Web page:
Darrell Cleveland graced the stages of the Dallas Black Dance Theatre for nine seasons.

He enthralled audiences with his ballet moves and athletic dancing style.

The murder of the 45-year-old Sunday morning in downtown Dallas sent shockwaves through the North Texas dance community. Police say they have no leads in the case.

He lost control of his car shortly before 3 a.m. Sunday at Ervay and Cadiz streets. His car came to rest against a parking meter. A homeless man who saw the crash flagged down a police officer, who discovered that Cleveland had been shot in the hip.

“Darrell was very into his work,” said Lisa Slagle, director of the Ballet Academy of Texas in Coppell. “That was his life. … He was a kind and very much respected individual in the community I can't imagine who would hurt him.”

Cleveland came to work for the Dallas Black Dance Theatre in 1989. The Jacksonville native had just finished college and was getting started in his professional career.

“We look for more than just the artistic talent,” said founder Ann Williams. “We look for those that I would say has their head on straight and that he was.”

Cleveland traveled all across the world with the company to places like South Africa, London and Italy.

He and Williams became close friends and stayed in regular contact. She called herself his Dallas mother.

Recently, he was named a finalist for a position as a dance professor at a Louisiana college.

Over the years, Cleveland became an accomplished choreographer. His choreography credits include work for the Dallas Summer Musicals and Texas Lottery commercials. He’d also worked with renowned artists including En Vogue and Toni Braxton. He taught in dance schools and universities all across North Texas and beyond.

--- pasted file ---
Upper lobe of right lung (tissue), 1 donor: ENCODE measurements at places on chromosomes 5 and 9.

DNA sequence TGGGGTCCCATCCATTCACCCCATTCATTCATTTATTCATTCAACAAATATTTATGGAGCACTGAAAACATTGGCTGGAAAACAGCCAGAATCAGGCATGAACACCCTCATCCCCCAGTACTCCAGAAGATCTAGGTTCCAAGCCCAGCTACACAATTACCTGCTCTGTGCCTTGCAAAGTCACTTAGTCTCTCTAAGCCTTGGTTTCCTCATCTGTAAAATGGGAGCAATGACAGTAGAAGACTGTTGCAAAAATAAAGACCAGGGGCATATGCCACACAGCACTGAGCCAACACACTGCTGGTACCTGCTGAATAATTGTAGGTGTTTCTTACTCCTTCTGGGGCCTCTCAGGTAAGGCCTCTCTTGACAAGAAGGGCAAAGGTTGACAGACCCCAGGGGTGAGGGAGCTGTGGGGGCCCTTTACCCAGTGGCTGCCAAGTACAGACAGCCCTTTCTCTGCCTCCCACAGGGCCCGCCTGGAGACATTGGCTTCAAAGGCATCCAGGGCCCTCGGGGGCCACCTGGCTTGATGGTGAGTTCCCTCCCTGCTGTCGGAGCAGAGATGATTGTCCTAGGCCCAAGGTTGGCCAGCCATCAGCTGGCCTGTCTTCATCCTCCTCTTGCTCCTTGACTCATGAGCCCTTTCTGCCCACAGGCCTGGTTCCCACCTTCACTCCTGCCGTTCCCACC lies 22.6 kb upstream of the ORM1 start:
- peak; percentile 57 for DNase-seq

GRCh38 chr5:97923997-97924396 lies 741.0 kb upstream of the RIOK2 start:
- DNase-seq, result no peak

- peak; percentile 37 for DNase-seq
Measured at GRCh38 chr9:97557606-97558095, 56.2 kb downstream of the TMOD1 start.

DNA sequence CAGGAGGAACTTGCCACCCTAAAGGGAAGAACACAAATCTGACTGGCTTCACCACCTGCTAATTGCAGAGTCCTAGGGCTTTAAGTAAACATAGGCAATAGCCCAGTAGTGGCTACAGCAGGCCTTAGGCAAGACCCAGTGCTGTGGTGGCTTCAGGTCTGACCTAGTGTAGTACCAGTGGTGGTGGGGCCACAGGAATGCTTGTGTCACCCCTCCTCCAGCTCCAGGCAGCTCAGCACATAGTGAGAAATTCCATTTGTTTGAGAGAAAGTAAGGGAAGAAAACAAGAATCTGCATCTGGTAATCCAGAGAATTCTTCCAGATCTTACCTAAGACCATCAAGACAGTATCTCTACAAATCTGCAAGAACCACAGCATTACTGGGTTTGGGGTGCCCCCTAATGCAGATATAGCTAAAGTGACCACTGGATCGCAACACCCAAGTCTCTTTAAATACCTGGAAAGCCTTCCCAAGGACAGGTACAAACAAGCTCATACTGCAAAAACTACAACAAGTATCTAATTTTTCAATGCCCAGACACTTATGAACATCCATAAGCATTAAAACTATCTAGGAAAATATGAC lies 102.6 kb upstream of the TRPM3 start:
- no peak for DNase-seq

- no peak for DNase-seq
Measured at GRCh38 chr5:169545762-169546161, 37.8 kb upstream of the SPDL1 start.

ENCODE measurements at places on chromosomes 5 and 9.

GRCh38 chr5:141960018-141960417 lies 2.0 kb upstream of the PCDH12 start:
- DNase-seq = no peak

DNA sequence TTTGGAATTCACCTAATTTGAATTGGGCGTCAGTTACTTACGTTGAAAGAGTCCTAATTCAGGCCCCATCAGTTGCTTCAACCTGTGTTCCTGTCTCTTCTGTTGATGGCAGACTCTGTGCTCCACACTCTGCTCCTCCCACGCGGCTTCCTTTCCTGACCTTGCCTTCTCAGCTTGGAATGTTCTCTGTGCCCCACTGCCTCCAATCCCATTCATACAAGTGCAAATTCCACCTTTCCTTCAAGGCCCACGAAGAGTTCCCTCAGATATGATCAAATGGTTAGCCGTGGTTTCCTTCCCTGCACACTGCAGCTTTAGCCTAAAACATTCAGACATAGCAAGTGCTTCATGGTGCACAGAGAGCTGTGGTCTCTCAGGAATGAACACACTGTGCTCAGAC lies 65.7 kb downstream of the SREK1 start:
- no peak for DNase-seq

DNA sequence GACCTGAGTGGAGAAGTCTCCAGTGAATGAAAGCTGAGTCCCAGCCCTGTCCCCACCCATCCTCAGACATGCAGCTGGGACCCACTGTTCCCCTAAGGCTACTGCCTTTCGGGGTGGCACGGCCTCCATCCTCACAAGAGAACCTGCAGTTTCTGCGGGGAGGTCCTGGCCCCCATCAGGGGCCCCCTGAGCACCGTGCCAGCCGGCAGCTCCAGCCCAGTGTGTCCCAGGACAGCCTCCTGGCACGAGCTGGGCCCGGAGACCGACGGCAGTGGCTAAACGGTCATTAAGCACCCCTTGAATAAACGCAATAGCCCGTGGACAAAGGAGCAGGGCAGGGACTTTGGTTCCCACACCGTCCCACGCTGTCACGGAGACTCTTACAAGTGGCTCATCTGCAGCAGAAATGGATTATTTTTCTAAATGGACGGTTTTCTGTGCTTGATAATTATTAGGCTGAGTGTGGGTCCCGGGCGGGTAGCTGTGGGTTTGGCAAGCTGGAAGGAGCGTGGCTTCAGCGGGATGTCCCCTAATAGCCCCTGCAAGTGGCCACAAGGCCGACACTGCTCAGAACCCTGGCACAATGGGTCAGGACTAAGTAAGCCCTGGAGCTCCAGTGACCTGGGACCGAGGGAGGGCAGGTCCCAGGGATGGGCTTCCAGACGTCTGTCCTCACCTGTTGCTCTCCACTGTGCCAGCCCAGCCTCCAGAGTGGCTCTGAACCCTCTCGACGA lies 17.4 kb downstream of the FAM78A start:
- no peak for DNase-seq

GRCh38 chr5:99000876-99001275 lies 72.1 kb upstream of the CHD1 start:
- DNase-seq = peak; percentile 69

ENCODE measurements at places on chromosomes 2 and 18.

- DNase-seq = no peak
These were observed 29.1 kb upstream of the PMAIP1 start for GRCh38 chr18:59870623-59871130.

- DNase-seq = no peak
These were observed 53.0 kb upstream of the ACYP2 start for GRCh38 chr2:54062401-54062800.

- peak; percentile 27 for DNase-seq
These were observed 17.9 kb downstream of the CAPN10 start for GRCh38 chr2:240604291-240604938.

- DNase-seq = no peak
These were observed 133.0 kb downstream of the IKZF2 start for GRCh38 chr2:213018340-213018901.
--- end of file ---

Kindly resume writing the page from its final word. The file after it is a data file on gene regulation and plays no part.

“He was so good and everybody sought after him,” said Williams, who became emotional as she talked about him. “The places that he taught he was there forever because he was such a great teacher.”

Williams said Cleveland’s mother is making plans to come to Dallas to make funeral arrangements for her only child.

Many of his former students and fellow instructors took to Facebook to express their sorrow about his death.

“So extremely sad to find out that this amazing soul has left us too early,” wrote Victoria Faith Dolph, a local ballet instructor. “Darrell Cleveland was the kindest person, beautiful inside and out. A phenomenal dancer. I'm just sick and in shock.”

Another fellow dance instructor, Lindsay Daniel, wrote that the world “lost a beautiful soul.”

“I am heartbroken and without words,” she wrote.

His picture still adorns the wall os Slagle’s academy, where he taught for 15 years. He’d taken a two-year hiatus while he completed his master’s degree at Texas Women’s University.

Cleveland performed in Nutcracker performances the academy put on in 2006, 2007 and 2008. He also choreographed for her academy.

“You can always tell when something's really good when you're sitting in the audience and it gets really quiet and people are mesmerized,” Slagle said. “And that was what happened when his work was on the stage.”

Slagle says he had a charisma that can’t be taught.

“You either got that or you don’t,” Slagle said.

He was an energetic teacher who expected hard work from his students.

“He challenged his dancer,” she said. “He’d always say, ‘Alright, let’s do it just one more time,’ and they would just be exhausted when they came out of his classes, but exhilarated at the same time.”

He’d planned to return to teach for Slagle next month. She got the signed contract in the mail Monday.

Anyone with information about the shooting is asked to call 214-671-0524.